Nordic ski champ Nikolai Anikin, 77, diesNikolai Anikin’s superb technique as a Nordic skier helped the Soviet Union become a force in the sport starting in the 1950s. He died at his Duluth home Saturday morning at age 77.
By: Kevin Pates, Duluth News Tribune
Nikolai Anikin’s superb technique as a Nordic skier helped the Soviet Union become a force in the sport starting in the 1950s. Anikin was a member of the gold-medal winning 40-kilometer relay team as his country competed in the Winter Olympics for the first time, in 1956 in Cortina d’Ampezzo, Italy, and led the medal count.
Anikin, who grew up in Ishim, Siberia, earned three Olympic medals at two Winter Games and later spent 27 years as Russia’s national team instructor before coming to the United States in 1990 to share his teaching talent. He and his wife, Antonina, moved to Duluth in 1994 to help the emerging Gitchi Gummi Sport Association.
Anikin was diagnosed with cancer more than two years ago and was given three months to live. He died at his Duluth home Saturday morning at age 77.
“Nikolai was a natural at skiing, and his technique was copied around the world, and he was such an effective teacher,” said Ron Caple, a close friend and a professor in Minnesota Duluth’s chemistry and bio-chemistry department. “He was a wonderfully gentle man, but also very physically strong.”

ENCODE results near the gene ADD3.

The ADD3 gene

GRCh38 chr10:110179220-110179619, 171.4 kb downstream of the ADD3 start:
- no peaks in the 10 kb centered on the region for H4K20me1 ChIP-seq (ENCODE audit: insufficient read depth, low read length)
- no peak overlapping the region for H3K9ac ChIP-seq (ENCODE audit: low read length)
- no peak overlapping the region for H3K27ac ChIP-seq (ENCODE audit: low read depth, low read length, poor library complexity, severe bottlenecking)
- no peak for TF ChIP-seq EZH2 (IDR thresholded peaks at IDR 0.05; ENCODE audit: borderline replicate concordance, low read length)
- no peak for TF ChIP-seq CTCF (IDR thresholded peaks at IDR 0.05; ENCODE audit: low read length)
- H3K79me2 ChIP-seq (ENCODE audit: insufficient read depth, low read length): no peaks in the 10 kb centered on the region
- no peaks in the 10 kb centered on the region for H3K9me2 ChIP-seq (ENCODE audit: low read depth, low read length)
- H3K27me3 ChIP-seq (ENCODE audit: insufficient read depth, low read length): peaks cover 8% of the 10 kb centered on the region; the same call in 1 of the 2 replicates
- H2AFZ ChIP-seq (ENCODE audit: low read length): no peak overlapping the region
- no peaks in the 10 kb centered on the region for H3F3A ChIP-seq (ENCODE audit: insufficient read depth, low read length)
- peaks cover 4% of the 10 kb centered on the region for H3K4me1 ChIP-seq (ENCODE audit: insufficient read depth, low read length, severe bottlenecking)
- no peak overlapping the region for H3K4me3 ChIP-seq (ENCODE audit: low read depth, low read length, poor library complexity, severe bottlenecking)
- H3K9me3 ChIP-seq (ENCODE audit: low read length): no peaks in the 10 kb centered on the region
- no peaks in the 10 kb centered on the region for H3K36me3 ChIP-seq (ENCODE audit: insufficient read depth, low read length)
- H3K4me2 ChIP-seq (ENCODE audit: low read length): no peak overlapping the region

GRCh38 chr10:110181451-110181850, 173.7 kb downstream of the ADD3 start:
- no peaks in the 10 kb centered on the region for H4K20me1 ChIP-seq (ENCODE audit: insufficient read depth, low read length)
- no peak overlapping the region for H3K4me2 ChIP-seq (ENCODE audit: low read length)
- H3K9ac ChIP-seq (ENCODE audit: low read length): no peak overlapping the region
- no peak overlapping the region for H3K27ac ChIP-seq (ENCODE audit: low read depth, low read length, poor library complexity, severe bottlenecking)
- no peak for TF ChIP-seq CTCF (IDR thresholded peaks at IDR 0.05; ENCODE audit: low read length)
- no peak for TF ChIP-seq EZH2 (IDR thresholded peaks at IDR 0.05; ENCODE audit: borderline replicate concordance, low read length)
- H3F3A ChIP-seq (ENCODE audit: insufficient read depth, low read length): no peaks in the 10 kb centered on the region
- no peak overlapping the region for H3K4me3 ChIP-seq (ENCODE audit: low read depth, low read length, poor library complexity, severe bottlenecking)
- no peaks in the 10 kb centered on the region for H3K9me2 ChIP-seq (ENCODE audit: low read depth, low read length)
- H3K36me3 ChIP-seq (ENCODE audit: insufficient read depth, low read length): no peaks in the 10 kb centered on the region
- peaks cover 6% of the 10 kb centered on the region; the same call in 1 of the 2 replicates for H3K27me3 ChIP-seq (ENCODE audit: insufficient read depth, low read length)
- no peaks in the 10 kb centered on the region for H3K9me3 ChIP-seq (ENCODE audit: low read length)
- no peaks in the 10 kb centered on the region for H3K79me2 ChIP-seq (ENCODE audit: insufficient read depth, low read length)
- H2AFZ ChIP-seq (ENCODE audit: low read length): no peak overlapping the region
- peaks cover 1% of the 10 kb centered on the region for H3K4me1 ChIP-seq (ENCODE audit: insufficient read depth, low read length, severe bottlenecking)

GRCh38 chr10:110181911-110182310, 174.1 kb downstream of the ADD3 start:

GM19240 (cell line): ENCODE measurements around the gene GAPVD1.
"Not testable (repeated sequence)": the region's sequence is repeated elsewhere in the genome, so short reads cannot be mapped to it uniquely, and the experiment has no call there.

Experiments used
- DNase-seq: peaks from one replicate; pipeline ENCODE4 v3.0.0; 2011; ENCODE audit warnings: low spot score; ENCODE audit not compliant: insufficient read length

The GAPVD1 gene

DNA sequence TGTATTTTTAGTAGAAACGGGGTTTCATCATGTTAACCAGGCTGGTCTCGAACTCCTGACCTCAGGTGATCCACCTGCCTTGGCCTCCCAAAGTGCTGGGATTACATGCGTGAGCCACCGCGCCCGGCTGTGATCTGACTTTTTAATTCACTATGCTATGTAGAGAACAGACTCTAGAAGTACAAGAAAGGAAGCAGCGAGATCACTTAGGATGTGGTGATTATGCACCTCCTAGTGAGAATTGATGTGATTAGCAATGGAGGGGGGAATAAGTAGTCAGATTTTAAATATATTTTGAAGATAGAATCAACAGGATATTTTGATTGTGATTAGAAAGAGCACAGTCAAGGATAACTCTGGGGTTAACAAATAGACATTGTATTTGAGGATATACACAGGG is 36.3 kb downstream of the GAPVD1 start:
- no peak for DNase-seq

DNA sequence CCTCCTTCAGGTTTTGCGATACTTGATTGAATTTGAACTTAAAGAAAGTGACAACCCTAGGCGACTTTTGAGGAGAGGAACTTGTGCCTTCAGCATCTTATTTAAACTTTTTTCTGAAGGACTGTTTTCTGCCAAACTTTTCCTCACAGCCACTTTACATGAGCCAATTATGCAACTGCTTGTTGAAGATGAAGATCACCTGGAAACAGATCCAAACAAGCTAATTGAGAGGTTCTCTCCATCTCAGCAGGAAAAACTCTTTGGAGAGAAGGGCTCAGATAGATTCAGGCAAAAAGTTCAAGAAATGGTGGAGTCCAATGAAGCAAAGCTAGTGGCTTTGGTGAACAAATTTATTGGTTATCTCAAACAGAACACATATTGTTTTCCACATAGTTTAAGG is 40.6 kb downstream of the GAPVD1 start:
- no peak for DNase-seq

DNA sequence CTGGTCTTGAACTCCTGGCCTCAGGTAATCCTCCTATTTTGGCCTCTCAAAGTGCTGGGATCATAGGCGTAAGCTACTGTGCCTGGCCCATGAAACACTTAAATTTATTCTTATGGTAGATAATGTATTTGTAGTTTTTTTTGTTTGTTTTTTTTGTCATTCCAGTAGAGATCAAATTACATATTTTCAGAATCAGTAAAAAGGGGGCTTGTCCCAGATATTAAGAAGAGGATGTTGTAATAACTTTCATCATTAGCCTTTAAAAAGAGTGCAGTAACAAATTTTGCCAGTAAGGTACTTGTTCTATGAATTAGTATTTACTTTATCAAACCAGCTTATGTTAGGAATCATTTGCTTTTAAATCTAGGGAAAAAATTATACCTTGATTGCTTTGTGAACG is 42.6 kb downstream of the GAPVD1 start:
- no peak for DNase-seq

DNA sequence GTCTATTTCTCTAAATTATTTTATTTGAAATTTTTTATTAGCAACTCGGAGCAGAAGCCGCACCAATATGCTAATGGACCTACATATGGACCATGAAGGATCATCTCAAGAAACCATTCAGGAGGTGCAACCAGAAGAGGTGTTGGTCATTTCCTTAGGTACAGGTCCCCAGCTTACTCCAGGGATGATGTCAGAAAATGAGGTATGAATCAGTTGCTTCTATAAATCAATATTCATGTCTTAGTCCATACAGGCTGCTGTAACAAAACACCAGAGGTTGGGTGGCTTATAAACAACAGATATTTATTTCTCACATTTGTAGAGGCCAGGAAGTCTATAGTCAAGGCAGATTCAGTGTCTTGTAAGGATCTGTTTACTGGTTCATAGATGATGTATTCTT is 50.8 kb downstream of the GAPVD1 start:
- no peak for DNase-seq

The Anikins were part of the Gitchi Gummi Sport Association for 10 years before it came to an end, and continued to coach adult skiers in the area. Antonnina, 75, has been teaching for 56 years, but also suffered a setback when diagnosed with cancer this year and underwent a double mastectomy last month.
“They are wonderful, warm people with divergent personalities. They love skiing, love gardening, love the outdoors and love people,” Caple told the News Tribune in 2007.
Their teaching and coaching has aided a generation of skiers in the Northland, including John Bauer, who attended Anoka (Minn.) High School, but lived in Duluth leading to the 1998 and 2002 Winter Olympics, and received training help from Anikin. Bauer was 12th in the 15-kilometer classical race in 2002, the best Olympic finish by an American in a Nordic race since 1976.
“[Nikolai] knew what was needed to prepare, and his patience was enormous. I implemented a lot of [the Anikins’] philosophy and ideals, and it was very productive,” Bauer said in 2007.
Former U.S. Olympic Nordic skier George Hovland of Duluth, owner of Snowflake Nordic Ski Center, forged a relationship with Anikin the past 15 years, and was appreciative of having such a talent in Northeastern Minnesota.
“To have an Olympic champion right in our midst was amazing,” Hovland, 83, said Sunday. “He was still in good spirits the last time we visited, but he also knew that it was time to start saying his goodbyes.”
Antonina said she is recovering from surgery while grieving for her husband of 51 years.
“It’s difficult, but we were ready for this after 2½ years,” Antonina Anikin said. “We had many good friends who helped with his care.”
The Ankins have a son, Nikolai Jr., 28, of Duluth; and daughter Irina, 50, of Moscow. A celebration of Nikolai Anikin’s life is planned for Dec. 6 at Snowflake ski center.